• Promote mental health discussions and normalize the culture within your team. 
  • Utilize employer-provided mental health resources and seek support through counseling or employee assistance programs if facing challenges. 
  • Cultivate supportive relationships with colleagues and be an empathetic listener. 
  • Demonstrate work-life balance by taking breaks and using vacation time. 
  • Provide constructive feedback to management regarding workplace practices impacting well-being.

If both employers and employees follow such practices, it is easy to create a supportive and thriving working environment. 

We already discussed in brief about the work-life balance, but why is it important for an individual’s mental health? 

It’s important to balance work and personal life for our well-being. This means finding the right mix of work and time for ourselves, family, and hobbies. When we achieve this balance, it helps our mental and physical health, reduces stress, and makes our lives more fulfilling. There are ways to maintain a good work-life balance, not only during certain times but in a way that it is maintained consistently.

  • Cearly define your work hours and stick to them. Avoid bringing work home whenever possible and stick to the concept of work-is-work, home-is-home. 
  • Make self-care a priority. Take breaks during the workday, get enough sleep and engage in activities that bring you joy and relaxation, whether it be a night out with friends or a cozy evening chilling with Netflix. 
  • Planning your day and prioritizing tasks can help you manage your time more effectively, reducing stress and allowing for a smoother balance between work and personal commitments.
  • Understand that it’s okay to say no. Learn your limits and communicate clearly with colleagues to maintain your boundaries.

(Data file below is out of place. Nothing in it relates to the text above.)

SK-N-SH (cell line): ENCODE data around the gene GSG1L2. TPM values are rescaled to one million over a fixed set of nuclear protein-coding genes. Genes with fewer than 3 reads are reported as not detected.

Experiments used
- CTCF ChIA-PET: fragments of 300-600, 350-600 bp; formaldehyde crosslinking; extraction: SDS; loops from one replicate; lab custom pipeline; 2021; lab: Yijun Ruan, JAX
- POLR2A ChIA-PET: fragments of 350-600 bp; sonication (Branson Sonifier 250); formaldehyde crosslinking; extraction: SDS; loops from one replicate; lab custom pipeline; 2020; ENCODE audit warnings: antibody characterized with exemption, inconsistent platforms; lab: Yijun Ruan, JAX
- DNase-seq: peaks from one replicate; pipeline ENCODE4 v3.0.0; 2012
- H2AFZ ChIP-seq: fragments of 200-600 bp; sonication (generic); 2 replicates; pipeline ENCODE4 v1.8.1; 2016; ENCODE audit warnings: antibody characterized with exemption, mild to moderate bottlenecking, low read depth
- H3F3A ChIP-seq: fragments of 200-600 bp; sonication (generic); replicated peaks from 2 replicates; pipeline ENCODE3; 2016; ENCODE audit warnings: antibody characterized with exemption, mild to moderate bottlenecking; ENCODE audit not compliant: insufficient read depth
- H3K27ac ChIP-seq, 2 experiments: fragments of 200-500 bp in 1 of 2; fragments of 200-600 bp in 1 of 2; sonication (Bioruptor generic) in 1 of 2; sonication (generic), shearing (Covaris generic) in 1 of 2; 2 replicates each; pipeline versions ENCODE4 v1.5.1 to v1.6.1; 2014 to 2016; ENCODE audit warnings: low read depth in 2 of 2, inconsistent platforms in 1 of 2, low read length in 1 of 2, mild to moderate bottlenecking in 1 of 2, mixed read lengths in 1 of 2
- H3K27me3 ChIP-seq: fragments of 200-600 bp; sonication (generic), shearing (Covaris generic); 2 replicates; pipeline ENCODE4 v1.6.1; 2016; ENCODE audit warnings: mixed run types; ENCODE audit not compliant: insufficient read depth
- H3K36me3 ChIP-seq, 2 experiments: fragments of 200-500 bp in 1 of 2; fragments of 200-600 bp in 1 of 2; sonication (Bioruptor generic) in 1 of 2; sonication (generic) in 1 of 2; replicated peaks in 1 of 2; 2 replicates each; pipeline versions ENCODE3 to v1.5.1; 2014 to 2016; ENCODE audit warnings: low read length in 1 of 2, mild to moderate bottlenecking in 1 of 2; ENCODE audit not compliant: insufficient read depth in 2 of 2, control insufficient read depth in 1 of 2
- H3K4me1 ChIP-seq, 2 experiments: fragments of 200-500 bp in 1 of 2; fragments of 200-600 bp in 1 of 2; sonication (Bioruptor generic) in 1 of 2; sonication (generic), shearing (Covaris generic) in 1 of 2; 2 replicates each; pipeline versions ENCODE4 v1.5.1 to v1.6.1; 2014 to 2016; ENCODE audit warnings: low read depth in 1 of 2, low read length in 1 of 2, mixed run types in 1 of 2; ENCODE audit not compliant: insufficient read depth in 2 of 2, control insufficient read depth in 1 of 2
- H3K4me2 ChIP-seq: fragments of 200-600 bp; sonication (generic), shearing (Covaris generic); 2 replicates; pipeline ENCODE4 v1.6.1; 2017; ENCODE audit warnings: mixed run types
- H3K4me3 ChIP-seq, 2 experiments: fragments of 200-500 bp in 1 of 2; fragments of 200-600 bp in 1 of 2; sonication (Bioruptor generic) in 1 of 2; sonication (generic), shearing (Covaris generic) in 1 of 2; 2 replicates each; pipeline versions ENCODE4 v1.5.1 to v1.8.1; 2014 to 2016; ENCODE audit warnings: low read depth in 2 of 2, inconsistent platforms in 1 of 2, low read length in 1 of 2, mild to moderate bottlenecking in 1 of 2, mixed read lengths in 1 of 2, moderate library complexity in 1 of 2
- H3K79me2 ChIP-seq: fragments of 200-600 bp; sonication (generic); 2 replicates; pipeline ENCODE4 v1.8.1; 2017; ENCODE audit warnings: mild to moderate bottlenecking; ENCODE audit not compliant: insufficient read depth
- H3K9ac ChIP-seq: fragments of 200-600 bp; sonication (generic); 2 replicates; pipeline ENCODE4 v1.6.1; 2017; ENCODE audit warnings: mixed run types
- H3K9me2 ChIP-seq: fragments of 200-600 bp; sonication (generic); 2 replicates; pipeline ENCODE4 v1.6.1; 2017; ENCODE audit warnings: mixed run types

• While technology can make work more accessible, it’s important to use it wisely. Set boundaries for checking emails or messages after work hours. Disconnecting from work-related technology helps create a clearer distinction between work and personal time.
  • Discuss your workload, deadlines, and any challenges you may be facing with your colleagues. Being transparent about your capacity helps create a supportive work environment. 

After the Covid-19 pandemic, many companies switched to hybrid forms of work, with employees working on-site some days and working from home on other days. While remote work offers flexibility and convenience, this significant shift caused changes in the mental health of people.  

These shifts may be positive, or negative. Positive aspects includes flexibility, independence over work hours, reduced stress over daily commute, and allowing individuals to create a personalized and comfortable working environment. However, there are negatives, such as- isolation and feeling lonely, not having strict work-life boundaries, difficulty in communication online (mostly for senior workers) and fatigue due to continuous reliance on technology. 

In conclusion, this blog has explored the vital topic of mental health in the workplace. We’ve learned why it’s crucial to talk about mental well-being and how both employers and employees can contribute to a supportive environment. From understanding common challenges at different ages to implementing practical strategies for maintaining a good work-life balance, we can contribute towards a more engaged, productive, and positive workplace.